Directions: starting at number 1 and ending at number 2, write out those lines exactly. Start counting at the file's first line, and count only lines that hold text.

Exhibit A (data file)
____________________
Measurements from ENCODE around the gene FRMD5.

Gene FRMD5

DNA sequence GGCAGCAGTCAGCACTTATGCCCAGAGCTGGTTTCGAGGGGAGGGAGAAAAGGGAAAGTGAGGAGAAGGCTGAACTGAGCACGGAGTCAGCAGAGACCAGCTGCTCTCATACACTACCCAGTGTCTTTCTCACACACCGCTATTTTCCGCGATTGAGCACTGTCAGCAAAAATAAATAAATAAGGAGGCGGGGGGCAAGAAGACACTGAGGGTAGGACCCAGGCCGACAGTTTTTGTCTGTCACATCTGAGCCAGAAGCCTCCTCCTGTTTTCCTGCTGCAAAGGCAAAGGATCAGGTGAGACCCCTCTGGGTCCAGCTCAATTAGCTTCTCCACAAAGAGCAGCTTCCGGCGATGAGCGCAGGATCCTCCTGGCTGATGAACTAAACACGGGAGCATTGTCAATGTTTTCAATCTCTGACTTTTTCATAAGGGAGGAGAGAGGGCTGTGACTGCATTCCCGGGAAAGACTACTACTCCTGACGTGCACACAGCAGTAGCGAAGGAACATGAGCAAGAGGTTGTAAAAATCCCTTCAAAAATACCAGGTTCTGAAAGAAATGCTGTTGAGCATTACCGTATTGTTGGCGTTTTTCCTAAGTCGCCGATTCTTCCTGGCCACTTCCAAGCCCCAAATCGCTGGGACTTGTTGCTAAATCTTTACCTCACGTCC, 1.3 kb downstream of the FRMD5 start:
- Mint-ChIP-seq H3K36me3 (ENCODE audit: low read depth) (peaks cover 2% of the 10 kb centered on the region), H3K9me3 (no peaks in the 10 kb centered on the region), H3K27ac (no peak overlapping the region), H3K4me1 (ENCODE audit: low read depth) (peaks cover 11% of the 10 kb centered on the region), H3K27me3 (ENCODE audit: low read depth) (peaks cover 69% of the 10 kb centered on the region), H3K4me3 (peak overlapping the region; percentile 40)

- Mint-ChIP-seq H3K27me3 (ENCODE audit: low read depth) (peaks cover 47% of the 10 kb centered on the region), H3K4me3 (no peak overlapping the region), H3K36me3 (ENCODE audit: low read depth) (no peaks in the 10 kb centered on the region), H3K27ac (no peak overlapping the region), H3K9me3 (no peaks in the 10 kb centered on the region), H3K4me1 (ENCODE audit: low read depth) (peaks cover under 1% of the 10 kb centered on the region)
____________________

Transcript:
Measurements from ENCODE around the gene FRMD5.

Gene FRMD5